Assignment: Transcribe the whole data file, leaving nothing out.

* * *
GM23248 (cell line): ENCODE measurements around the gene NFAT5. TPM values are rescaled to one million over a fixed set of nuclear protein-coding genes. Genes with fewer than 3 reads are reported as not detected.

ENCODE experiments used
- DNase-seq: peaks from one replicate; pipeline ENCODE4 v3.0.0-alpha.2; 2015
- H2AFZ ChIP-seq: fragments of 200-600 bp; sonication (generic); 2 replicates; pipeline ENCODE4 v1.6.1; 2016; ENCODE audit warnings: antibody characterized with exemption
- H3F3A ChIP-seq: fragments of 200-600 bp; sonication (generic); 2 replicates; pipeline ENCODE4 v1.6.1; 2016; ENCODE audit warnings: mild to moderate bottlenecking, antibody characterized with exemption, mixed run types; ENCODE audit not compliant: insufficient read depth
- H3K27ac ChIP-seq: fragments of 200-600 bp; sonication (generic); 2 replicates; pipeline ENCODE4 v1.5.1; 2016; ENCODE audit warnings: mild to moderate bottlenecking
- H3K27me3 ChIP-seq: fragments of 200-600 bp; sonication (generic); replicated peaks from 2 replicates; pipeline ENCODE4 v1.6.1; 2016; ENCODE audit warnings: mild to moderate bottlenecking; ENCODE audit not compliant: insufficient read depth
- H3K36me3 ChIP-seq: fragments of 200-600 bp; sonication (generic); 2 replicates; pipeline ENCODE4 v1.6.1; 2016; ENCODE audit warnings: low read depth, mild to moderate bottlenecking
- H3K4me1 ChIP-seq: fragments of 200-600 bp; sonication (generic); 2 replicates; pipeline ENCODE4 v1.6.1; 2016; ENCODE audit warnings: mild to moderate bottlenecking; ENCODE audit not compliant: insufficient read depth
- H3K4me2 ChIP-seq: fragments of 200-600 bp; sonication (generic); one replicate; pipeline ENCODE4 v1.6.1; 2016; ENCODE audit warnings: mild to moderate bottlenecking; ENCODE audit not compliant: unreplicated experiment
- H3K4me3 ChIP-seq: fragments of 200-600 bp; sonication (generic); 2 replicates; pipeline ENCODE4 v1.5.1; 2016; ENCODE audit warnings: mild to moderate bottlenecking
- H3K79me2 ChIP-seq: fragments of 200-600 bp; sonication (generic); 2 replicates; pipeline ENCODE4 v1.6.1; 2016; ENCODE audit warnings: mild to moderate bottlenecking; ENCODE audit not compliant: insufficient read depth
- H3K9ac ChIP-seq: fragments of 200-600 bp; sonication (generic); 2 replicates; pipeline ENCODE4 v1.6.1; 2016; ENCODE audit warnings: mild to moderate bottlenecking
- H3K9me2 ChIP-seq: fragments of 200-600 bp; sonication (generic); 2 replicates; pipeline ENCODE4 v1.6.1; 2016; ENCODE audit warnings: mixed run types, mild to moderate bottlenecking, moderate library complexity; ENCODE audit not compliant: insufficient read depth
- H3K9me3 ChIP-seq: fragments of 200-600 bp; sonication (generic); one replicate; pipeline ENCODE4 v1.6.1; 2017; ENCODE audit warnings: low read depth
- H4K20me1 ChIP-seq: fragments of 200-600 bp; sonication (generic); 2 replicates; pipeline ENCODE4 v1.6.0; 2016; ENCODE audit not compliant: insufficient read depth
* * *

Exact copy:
GM23248 (cell line): ENCODE measurements around the gene NFAT5. TPM values are rescaled to one million over a fixed set of nuclear protein-coding genes. Genes with fewer than 3 reads are reported as not detected.

ENCODE experiments used
- DNase-seq: peaks from one replicate; pipeline ENCODE4 v3.0.0-alpha.2; 2015
- H2AFZ ChIP-seq: fragments of 200-600 bp; sonication (generic); 2 replicates; pipeline ENCODE4 v1.6.1; 2016; ENCODE audit warnings: antibody characterized with exemption
- H3F3A ChIP-seq: fragments of 200-600 bp; sonication (generic); 2 replicates; pipeline ENCODE4 v1.6.1; 2016; ENCODE audit warnings: mild to moderate bottlenecking, antibody characterized with exemption, mixed run types; ENCODE audit not compliant: insufficient read depth
- H3K27ac ChIP-seq: fragments of 200-600 bp; sonication (generic); 2 replicates; pipeline ENCODE4 v1.5.1; 2016; ENCODE audit warnings: mild to moderate bottlenecking
- H3K27me3 ChIP-seq: fragments of 200-600 bp; sonication (generic); replicated peaks from 2 replicates; pipeline ENCODE4 v1.6.1; 2016; ENCODE audit warnings: mild to moderate bottlenecking; ENCODE audit not compliant: insufficient read depth
- H3K36me3 ChIP-seq: fragments of 200-600 bp; sonication (generic); 2 replicates; pipeline ENCODE4 v1.6.1; 2016; ENCODE audit warnings: low read depth, mild to moderate bottlenecking
- H3K4me1 ChIP-seq: fragments of 200-600 bp; sonication (generic); 2 replicates; pipeline ENCODE4 v1.6.1; 2016; ENCODE audit warnings: mild to moderate bottlenecking; ENCODE audit not compliant: insufficient read depth
- H3K4me2 ChIP-seq: fragments of 200-600 bp; sonication (generic); one replicate; pipeline ENCODE4 v1.6.1; 2016; ENCODE audit warnings: mild to moderate bottlenecking; ENCODE audit not compliant: unreplicated experiment
- H3K4me3 ChIP-seq: fragments of 200-600 bp; sonication (generic); 2 replicates; pipeline ENCODE4 v1.5.1; 2016; ENCODE audit warnings: mild to moderate bottlenecking
- H3K79me2 ChIP-seq: fragments of 200-600 bp; sonication (generic); 2 replicates; pipeline ENCODE4 v1.6.1; 2016; ENCODE audit warnings: mild to moderate bottlenecking; ENCODE audit not compliant: insufficient read depth
- H3K9ac ChIP-seq: fragments of 200-600 bp; sonication (generic); 2 replicates; pipeline ENCODE4 v1.6.1; 2016; ENCODE audit warnings: mild to moderate bottlenecking
- H3K9me2 ChIP-seq: fragments of 200-600 bp; sonication (generic); 2 replicates; pipeline ENCODE4 v1.6.1; 2016; ENCODE audit warnings: mixed run types, mild to moderate bottlenecking, moderate library complexity; ENCODE audit not compliant: insufficient read depth
- H3K9me3 ChIP-seq: fragments of 200-600 bp; sonication (generic); one replicate; pipeline ENCODE4 v1.6.1; 2017; ENCODE audit warnings: low read depth
- H4K20me1 ChIP-seq: fragments of 200-600 bp; sonication (generic); 2 replicates; pipeline ENCODE4 v1.6.0; 2016; ENCODE audit not compliant: insufficient read depth